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Events

…at a Pronto level

Pronto events exposed by the plugin:

  • pronto.request – Fired before new Pronto request is made
  • pronto.beforeload – Fired before new Pronto request is loaded
  • pronto.load – Fired after new Pronto request is loaded
  • pronto.render – Fired after new Pronto request is rendered
  • pronto.submit – Fired when a “form” button is pressed
  • pronto.error – Fired when $.ajax() fails
  • pronto.idle – Fired on specified interval of user inactivity
  • pronto.active – Fired when user becomes active (again)

Events passed to the client from Pronto

The originary event is passed back from Pronto to the client in the first four cases.
You can access it like this:

 window.addEventListener('pronto.render', function(event){
    var target = event.data.target || event.data.srcElement; //intermediate data attribute
})

In case of a pronto.error:
The error value of the failed central fetch() call is passed back to the client.

Your own events

…might need some tweaking, if they don’t work at first with Ajaxify:

  • events attached to e.g. the document might only fire once
  • attach to e.g. the body instead, if you would like them to fire each time around

That is due to the fact, that the content elements only are swapped and e.g. the document remains the same.

59 thoughts on “Events”

  1. Oh okay.. am trying to see how get page works.

    Will “a” be the URL of page I want to get??

    Also am trying to use the ajaxify.pronto(0, URL) in a pronto.request event but there seems to be an infinite loop or something.

    Also is there a way to get the current page url and probably add some parameters to it, such that I can use ajaxify.getPage or ajaxify.pronto to navigate there??

  2. Hi, am using this plug-in on my development environment specifically for WordPress plugin development.
    Everything works perfectly but there is a catch due to my requirement, I want to prevent a URL from loading based of some results from is such as ( on form submit I want to use jQuery validate to validate the form and if not validated it should load the action or send this request).
    I was able to do this before using this plug-in and I think the issue is I don’t know the right event to call that on such that if the validation failed nothing will happen.

    1. Hi there,

      Thanks for your quite extensive explanation of your use case and what’s going wrong.

      Well ideally, all you would have to do is change the registration of your event listener to the native:

      • window.addEventListener(...)

      …specifying the exact same event…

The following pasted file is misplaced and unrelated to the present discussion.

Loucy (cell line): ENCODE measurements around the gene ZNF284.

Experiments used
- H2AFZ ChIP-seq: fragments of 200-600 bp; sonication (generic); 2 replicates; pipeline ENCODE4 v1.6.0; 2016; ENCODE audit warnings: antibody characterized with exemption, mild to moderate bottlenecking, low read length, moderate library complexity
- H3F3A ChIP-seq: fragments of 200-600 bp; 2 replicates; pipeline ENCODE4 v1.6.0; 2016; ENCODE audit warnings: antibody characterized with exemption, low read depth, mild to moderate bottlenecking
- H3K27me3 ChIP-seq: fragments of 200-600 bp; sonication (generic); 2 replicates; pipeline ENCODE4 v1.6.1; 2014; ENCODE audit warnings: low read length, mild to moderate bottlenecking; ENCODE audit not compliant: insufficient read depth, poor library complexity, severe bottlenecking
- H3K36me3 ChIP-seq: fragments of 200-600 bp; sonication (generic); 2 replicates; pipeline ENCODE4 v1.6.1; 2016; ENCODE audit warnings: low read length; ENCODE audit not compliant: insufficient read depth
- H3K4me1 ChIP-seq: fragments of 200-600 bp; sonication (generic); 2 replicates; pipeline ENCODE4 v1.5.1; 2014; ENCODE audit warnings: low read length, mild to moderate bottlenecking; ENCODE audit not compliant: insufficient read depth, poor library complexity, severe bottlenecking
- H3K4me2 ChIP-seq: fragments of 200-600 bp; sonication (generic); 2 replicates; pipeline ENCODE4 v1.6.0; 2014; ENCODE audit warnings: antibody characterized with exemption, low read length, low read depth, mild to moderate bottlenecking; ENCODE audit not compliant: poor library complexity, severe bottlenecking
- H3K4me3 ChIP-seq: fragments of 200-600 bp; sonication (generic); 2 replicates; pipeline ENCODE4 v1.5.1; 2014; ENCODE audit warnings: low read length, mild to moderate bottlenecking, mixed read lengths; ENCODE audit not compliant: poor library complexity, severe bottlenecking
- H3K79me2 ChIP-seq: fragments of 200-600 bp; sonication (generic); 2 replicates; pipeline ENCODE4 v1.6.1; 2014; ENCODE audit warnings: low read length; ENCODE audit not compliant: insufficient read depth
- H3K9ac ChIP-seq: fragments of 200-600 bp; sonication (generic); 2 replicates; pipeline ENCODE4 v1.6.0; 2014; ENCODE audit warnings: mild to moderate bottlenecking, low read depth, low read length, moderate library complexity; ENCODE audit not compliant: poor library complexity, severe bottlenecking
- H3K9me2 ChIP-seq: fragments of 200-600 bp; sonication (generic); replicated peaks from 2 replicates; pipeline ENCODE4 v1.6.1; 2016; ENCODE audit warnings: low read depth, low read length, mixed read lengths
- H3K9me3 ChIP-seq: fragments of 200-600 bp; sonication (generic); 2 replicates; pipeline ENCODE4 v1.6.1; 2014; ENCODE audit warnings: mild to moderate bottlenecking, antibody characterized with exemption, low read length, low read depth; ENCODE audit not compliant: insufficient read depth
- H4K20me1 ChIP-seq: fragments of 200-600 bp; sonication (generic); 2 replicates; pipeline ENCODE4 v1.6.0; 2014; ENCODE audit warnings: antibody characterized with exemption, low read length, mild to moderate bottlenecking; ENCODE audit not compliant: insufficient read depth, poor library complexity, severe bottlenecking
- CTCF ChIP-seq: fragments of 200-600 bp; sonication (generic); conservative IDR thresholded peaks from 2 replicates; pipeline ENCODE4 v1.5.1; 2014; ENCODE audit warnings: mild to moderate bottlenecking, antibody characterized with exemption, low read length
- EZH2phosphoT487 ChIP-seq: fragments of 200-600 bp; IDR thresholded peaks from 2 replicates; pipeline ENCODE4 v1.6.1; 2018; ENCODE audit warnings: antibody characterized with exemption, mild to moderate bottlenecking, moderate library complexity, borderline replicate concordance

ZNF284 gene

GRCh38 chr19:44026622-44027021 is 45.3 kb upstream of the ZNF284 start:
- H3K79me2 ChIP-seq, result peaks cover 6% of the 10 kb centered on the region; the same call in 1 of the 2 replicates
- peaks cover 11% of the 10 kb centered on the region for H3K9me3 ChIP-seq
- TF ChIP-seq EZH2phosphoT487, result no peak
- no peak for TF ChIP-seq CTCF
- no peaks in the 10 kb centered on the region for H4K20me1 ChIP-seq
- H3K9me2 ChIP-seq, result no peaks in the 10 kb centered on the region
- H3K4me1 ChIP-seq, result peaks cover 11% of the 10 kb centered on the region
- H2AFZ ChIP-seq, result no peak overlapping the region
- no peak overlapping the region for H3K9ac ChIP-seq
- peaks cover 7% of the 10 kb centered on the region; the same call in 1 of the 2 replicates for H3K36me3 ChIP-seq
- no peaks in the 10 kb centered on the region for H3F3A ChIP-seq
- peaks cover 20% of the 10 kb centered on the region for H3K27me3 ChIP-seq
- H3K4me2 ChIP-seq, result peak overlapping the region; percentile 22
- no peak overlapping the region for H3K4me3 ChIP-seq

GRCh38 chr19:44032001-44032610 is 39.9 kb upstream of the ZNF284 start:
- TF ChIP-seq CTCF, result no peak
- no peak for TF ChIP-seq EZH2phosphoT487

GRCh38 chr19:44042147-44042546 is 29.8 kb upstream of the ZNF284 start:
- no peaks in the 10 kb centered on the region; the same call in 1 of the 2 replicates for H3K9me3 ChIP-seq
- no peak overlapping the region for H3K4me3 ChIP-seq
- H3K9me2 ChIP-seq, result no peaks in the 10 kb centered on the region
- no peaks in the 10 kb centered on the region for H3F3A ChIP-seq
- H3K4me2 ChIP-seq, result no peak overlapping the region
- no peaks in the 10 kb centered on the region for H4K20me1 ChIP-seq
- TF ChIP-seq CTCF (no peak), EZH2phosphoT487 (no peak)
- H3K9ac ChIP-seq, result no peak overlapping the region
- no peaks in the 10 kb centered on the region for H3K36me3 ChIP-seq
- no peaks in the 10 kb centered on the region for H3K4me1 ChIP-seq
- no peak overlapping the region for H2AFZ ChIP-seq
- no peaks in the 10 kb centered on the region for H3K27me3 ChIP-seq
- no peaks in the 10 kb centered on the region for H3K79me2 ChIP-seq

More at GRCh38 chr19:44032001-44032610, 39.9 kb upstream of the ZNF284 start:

…as explained on this same page.

      But I’m pretty sure, that you have understood that.

      Regarding the timing of the Pronto events – they are listed in chronological order – that’s to say:

      pronto.request – Fired before new Pronto request is made
      pronto.beforeload – Fired before new Pronto request is loaded
      pronto.load – Fired after new Pronto request is loaded
      pronto.render – Fired after new Pronto request is rendered

      …but I’m sure that you have realised that as well.

      What happens exactly, when you change the event handler registration to:

      • window.addEventListener()

      ?

      Thanks and regards

      1. Thanks for the swift reply.

        window.addEventListener(“pronto.request”, (e) => {….})

        in the code above I want to stop/intercept the request, such that I will be able to cancel the request if certain conditions were not fulfilled.

        Tried e.preventDefault() but I found out that it seems the event is not cancelable as it has ‘cancelable set to false in the event property’.

        so what is the possible way of intercepting the request.

        1. Your event handler registration looks alright.
          I suppose you’ve tried hooking into all of the other Pronto events?

          So it seems that you would like to stop the complete loading of Pronto, in case your form validation fails, right?
          Nobody has queried me to cancel the whole current Pronto request before – very interesting!
          I’m thinking about it and will let you know, if I can think of some way to perform the cancellation of the current load.

          You mentioned, that it seemed to work with the jQuery version of Ajaxify, right?
          I always try to examine, what’s the same and what’s different.
          Maybe you can illustrate that a bit?

          Finally, do you have a link to your test site or would you like it to be handled discretely?
          If so, we can continue via email in the background, if you prefer?

          1. Thanks.

            To your first question yes have tried other events ex ‘pronto.submit’ but I don’t still get to cancel the request.

            To your second question, yes I want to stop the loading of pronto if the form validation failed.

            To your third question, No I haven’t tried jQuery Ajaxify, what I meant is that when I perform an ajax request using jQuery the validation works the way I want.

            As am currently working on my local environment, I don’t have a test site right now but I can see to that if need be.

          2. Yea thanks.
            ajaxify.pronto(0, URL); , will help me to jump to a different page I think I can hack around this.

            Just a suggestion probably there could be an event or action that can be trigger or called to cancel pronto based on true or false value.

          3. Yes, that might work. Just found out, that there actually also is a direct way to abort the request:

            • ajaxify.getPage("a");

            You might want to try calling that in your event handler…

            (But I can’t guarantee that that will work. Also maybe due to timing issues)

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